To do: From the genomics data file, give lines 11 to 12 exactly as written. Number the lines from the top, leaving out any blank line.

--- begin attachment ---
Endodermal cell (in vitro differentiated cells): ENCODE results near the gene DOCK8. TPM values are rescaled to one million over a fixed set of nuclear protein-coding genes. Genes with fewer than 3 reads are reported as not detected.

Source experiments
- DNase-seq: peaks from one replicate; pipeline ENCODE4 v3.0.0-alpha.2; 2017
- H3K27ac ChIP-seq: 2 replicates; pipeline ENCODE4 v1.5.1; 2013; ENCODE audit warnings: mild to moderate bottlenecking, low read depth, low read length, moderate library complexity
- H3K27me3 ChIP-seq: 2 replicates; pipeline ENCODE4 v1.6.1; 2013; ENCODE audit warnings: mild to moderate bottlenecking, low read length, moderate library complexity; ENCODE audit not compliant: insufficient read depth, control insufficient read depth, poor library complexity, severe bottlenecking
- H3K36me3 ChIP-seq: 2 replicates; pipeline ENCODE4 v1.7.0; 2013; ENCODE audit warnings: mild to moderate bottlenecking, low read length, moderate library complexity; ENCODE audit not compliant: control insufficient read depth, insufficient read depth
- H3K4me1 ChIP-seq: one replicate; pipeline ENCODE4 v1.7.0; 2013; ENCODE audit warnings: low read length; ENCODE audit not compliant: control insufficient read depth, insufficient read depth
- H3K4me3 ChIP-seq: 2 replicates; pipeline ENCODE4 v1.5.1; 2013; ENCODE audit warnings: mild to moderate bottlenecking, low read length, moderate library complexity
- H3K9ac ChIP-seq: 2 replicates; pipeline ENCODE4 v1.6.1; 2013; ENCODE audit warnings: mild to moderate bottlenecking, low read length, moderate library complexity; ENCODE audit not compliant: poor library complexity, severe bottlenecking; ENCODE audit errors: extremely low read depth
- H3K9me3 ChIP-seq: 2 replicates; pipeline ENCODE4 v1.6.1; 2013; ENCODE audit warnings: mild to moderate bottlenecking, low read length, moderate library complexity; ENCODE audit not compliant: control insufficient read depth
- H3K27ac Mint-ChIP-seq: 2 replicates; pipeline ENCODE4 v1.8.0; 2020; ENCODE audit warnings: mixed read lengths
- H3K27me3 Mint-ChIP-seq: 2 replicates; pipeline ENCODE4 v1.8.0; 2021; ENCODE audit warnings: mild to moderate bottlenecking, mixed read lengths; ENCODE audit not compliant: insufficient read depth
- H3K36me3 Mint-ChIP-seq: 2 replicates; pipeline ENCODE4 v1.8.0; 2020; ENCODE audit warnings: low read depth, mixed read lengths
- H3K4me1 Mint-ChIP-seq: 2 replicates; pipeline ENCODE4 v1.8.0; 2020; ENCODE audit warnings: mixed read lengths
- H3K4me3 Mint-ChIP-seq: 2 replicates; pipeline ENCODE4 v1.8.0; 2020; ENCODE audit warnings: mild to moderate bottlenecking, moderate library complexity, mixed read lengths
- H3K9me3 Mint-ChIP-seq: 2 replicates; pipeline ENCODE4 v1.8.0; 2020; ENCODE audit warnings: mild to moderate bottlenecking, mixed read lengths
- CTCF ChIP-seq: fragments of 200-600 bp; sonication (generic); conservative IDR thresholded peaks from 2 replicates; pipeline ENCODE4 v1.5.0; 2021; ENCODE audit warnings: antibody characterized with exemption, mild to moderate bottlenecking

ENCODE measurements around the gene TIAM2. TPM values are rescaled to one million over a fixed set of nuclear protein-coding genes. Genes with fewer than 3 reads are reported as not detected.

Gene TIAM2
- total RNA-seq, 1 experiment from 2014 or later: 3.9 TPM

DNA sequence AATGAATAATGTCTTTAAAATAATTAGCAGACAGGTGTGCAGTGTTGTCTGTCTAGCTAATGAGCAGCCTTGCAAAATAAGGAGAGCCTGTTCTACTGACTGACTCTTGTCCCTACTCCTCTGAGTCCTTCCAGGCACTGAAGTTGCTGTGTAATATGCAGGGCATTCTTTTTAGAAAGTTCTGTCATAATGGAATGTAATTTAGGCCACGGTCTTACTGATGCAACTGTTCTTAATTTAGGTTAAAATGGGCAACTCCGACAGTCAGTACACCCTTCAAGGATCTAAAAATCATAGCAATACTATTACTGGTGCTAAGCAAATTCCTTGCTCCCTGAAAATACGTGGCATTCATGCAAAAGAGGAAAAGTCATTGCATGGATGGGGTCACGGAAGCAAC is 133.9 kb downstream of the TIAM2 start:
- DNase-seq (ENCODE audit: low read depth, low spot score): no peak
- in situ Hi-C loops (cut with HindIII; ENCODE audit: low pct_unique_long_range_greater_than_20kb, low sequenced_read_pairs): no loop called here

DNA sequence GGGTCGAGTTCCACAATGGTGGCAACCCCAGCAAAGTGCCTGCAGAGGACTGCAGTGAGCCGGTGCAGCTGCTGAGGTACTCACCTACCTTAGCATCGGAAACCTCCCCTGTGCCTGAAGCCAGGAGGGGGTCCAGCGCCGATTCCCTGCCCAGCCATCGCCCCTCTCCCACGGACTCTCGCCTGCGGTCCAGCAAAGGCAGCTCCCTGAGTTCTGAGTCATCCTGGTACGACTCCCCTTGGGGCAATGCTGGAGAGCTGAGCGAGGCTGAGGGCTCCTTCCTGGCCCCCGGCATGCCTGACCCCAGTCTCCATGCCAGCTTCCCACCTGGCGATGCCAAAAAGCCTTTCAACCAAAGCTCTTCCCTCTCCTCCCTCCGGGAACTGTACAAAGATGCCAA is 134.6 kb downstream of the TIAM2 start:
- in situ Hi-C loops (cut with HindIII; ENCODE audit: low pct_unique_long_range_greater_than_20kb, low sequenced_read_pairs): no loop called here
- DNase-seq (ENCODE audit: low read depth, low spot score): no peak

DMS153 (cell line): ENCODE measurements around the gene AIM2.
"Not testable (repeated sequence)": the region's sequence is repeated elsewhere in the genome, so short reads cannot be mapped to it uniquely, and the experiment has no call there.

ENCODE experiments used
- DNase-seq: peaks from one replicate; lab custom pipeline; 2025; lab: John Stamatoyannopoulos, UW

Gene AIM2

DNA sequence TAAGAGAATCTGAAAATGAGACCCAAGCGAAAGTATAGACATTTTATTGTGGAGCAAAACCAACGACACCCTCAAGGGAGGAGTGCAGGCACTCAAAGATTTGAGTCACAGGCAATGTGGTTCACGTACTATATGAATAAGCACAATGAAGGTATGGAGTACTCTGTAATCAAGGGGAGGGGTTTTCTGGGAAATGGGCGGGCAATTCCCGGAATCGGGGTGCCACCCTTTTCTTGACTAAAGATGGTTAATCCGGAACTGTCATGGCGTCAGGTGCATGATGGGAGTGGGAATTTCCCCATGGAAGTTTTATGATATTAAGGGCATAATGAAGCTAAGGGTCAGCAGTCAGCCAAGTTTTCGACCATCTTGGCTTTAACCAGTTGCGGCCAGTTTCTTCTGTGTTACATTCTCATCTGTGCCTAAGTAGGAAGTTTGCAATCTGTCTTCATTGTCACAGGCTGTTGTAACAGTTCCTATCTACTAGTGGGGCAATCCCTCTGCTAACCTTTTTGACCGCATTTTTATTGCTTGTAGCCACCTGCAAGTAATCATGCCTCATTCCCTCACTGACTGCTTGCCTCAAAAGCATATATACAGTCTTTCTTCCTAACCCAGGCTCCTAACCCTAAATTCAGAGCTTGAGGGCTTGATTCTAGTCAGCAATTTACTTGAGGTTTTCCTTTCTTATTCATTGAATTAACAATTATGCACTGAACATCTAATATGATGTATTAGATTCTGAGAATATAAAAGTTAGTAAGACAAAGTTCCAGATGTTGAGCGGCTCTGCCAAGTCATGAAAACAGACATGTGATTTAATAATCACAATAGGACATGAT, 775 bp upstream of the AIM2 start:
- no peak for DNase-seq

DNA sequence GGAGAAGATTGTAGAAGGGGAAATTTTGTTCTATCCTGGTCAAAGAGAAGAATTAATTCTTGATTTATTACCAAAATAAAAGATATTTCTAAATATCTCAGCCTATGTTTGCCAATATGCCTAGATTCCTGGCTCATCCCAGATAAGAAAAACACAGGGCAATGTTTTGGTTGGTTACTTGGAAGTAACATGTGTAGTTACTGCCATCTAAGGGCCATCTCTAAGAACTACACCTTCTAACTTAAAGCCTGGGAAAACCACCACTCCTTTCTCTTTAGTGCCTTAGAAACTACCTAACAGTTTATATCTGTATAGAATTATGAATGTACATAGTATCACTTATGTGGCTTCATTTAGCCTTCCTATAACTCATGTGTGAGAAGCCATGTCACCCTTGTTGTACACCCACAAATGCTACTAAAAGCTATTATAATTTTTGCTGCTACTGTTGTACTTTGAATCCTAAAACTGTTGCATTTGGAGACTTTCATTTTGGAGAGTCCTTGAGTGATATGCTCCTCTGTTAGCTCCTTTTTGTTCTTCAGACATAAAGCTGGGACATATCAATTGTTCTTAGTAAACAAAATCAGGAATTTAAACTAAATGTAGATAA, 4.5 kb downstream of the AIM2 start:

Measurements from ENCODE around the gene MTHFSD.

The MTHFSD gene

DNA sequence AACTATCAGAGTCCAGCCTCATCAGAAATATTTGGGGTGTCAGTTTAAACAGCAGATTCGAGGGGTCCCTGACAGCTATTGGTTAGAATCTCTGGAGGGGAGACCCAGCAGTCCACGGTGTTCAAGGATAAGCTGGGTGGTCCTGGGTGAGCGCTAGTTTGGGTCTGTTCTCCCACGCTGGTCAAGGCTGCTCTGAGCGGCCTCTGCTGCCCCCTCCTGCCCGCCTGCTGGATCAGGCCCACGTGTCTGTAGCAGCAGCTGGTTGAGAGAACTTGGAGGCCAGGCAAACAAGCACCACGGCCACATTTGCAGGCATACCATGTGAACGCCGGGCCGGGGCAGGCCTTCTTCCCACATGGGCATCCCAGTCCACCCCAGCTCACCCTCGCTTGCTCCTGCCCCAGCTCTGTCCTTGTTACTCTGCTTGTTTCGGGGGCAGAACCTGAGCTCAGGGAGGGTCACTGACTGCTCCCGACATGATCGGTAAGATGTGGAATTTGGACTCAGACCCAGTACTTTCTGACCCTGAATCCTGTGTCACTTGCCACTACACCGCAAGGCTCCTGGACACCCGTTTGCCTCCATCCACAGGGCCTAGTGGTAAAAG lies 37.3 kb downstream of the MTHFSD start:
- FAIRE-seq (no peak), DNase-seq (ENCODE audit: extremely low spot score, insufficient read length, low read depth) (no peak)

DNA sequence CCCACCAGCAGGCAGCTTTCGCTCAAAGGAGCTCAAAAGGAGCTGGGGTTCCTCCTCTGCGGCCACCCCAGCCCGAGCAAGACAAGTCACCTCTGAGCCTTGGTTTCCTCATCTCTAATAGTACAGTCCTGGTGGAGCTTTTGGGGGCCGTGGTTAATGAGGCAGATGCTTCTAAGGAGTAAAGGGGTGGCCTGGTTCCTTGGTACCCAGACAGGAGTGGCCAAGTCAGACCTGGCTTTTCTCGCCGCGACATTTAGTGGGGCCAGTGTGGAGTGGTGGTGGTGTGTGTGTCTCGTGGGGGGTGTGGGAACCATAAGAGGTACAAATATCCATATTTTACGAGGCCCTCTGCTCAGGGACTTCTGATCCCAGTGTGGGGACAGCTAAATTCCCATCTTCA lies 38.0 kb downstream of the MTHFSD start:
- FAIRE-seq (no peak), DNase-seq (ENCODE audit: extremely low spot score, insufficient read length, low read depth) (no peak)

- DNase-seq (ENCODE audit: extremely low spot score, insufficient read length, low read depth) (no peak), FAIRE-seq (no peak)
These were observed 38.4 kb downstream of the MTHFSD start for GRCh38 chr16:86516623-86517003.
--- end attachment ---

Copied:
- H3K27ac Mint-ChIP-seq: 2 replicates; pipeline ENCODE4 v1.8.0; 2020; ENCODE audit warnings: mixed read lengths
- H3K27me3 Mint-ChIP-seq: 2 replicates; pipeline ENCODE4 v1.8.0; 2021; ENCODE audit warnings: mild to moderate bottlenecking, mixed read lengths; ENCODE audit not compliant: insufficient read depth